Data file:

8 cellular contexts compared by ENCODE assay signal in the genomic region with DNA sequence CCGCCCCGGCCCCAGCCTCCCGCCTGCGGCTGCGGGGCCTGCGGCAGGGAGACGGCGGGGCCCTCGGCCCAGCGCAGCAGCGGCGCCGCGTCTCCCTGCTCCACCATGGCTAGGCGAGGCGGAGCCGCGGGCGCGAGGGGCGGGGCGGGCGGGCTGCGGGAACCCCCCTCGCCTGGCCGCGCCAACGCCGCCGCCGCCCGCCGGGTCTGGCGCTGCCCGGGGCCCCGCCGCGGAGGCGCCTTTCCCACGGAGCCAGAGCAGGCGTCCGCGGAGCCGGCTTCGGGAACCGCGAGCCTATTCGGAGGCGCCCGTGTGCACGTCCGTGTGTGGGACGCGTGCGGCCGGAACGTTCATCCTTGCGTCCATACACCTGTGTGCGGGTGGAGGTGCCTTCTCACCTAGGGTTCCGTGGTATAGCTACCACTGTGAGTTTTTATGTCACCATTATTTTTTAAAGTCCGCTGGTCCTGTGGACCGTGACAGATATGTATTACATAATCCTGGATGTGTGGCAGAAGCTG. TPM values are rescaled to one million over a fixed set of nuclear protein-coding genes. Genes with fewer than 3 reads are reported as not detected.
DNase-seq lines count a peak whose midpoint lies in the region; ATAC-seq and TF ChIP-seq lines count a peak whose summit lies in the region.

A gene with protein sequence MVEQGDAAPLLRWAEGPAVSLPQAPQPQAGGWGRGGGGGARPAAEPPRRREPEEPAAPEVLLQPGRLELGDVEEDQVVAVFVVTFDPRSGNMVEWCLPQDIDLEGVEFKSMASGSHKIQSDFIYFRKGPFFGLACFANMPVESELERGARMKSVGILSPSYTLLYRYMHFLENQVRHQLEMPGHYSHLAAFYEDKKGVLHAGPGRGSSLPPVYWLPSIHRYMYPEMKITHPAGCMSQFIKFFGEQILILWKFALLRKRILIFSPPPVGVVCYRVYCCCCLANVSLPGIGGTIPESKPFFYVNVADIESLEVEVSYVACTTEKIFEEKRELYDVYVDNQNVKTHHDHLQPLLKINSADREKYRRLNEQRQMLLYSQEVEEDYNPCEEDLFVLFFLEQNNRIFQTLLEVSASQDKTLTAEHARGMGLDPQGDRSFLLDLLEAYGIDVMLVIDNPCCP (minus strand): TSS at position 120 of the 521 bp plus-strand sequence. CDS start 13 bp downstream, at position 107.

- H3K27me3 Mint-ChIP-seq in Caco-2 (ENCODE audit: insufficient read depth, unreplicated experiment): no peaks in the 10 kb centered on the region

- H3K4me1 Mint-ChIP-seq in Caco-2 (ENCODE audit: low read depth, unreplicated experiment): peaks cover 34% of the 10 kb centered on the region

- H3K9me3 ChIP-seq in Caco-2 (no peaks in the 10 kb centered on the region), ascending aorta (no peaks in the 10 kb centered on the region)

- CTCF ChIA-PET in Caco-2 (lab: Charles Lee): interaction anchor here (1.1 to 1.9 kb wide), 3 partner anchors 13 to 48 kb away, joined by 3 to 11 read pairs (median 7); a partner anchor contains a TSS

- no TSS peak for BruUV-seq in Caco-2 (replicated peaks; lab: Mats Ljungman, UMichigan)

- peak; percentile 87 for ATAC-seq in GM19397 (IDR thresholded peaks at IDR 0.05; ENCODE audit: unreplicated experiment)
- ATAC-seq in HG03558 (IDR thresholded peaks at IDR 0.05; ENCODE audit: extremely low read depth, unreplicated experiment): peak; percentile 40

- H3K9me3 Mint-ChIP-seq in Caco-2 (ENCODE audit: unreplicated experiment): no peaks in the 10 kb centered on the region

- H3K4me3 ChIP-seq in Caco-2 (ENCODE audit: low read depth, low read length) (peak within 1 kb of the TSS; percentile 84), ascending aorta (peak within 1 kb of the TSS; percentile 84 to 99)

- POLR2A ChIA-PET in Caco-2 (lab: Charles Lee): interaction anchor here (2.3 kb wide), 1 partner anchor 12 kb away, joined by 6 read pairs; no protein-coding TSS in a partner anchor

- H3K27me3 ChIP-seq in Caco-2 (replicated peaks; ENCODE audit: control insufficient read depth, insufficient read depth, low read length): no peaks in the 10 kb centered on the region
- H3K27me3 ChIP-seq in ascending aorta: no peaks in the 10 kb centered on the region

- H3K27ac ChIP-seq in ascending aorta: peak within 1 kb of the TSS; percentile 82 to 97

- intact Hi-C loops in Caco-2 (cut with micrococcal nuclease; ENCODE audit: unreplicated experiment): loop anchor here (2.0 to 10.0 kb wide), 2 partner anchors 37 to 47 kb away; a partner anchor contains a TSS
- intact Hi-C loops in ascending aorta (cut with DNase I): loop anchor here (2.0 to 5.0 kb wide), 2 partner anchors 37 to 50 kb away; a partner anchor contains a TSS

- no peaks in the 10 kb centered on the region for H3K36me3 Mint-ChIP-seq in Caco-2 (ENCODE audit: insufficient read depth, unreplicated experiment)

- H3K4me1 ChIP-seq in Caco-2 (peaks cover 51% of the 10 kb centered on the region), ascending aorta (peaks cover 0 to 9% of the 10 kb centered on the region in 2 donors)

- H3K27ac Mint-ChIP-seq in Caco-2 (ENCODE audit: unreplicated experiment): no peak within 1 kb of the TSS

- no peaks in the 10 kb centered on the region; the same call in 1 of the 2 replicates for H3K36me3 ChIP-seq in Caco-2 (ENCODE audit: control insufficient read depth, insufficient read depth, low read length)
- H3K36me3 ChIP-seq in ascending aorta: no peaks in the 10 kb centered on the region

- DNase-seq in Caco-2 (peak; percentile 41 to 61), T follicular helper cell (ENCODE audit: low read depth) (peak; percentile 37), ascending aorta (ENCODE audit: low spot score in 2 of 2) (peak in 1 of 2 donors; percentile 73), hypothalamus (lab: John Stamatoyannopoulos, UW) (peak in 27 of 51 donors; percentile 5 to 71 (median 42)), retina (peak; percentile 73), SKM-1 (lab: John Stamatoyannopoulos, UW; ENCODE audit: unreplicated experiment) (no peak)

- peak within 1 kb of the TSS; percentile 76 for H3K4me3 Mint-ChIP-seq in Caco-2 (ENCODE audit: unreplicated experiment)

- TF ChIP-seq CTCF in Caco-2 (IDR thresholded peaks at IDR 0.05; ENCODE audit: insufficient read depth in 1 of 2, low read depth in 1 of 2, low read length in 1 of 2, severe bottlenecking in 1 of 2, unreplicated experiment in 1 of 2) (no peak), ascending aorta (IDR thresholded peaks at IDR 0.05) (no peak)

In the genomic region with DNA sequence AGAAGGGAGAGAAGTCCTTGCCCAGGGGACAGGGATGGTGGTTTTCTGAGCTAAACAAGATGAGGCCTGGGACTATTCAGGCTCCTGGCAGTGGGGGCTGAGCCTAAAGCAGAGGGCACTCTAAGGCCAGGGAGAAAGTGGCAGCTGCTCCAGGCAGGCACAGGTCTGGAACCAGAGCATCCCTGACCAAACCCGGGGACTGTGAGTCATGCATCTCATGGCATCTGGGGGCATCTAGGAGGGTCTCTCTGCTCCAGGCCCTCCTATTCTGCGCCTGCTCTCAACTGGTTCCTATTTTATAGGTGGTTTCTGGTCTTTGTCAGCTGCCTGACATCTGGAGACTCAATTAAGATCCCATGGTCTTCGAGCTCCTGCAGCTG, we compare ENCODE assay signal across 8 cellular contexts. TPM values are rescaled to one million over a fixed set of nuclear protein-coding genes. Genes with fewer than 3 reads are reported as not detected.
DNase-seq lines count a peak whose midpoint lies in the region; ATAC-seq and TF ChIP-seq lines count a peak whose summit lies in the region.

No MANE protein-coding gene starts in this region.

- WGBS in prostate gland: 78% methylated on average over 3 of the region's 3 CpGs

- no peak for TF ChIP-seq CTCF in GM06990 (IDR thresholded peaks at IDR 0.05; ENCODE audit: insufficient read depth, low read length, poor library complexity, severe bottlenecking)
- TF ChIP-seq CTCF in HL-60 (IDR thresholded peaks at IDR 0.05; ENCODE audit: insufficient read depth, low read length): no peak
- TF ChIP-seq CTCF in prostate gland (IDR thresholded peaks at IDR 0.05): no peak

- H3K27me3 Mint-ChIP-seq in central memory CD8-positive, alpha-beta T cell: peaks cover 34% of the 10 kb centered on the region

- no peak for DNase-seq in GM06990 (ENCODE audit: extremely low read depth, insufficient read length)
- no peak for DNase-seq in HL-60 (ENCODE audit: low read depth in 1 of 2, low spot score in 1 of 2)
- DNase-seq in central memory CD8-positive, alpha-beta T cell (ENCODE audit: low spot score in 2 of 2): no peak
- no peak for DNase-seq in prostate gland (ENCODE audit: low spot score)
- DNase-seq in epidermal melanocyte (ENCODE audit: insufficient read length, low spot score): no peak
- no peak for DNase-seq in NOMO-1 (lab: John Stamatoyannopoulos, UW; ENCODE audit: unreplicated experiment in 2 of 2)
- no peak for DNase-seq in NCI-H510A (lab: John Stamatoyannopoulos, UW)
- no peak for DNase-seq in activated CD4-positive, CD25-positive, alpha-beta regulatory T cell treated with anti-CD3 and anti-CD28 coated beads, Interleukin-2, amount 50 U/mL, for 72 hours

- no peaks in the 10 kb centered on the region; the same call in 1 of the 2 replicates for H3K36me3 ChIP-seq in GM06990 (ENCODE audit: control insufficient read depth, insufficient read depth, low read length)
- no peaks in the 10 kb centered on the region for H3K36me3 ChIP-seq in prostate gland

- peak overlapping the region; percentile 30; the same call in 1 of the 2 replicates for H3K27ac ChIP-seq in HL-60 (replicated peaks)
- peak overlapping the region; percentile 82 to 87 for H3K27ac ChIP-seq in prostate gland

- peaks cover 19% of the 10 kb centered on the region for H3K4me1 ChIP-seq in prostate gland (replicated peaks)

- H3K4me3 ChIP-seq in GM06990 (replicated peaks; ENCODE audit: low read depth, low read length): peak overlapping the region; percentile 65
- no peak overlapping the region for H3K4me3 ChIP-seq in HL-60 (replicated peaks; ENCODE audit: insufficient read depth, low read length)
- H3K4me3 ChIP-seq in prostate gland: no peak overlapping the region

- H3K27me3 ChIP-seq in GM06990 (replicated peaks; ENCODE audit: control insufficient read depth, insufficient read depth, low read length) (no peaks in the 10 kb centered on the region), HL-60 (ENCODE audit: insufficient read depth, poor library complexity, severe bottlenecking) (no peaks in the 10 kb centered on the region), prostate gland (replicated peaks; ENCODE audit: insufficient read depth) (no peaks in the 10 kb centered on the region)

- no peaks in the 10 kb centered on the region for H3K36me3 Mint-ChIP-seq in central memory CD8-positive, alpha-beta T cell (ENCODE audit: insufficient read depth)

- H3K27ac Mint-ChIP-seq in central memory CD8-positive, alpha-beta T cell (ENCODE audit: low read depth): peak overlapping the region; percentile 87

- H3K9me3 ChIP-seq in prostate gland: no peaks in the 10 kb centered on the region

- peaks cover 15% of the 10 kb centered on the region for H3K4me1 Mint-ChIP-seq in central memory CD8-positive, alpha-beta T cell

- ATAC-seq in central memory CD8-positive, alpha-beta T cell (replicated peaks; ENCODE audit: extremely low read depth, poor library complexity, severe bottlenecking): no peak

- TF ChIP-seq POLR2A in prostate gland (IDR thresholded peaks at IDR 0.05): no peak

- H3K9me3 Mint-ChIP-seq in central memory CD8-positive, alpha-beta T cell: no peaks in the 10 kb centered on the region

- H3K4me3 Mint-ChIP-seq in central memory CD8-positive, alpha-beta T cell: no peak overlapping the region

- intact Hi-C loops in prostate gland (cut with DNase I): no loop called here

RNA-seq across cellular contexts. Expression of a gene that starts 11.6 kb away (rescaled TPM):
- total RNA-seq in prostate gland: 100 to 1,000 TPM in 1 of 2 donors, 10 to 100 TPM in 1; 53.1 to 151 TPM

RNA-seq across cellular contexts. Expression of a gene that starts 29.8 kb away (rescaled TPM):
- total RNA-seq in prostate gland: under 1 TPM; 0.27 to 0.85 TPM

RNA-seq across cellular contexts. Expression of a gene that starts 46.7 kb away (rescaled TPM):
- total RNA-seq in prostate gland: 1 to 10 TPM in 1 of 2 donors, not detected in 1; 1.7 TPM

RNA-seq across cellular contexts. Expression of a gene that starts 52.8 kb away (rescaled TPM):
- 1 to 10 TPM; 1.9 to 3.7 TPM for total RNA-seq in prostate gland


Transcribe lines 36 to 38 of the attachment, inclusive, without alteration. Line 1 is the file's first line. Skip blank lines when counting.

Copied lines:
- no peak for DNase-seq in HL-60 (ENCODE audit: low read depth in 1 of 2, low spot score in 1 of 2)
- DNase-seq in central memory CD8-positive, alpha-beta T cell (ENCODE audit: low spot score in 2 of 2): no peak
- no peak for DNase-seq in prostate gland (ENCODE audit: low spot score)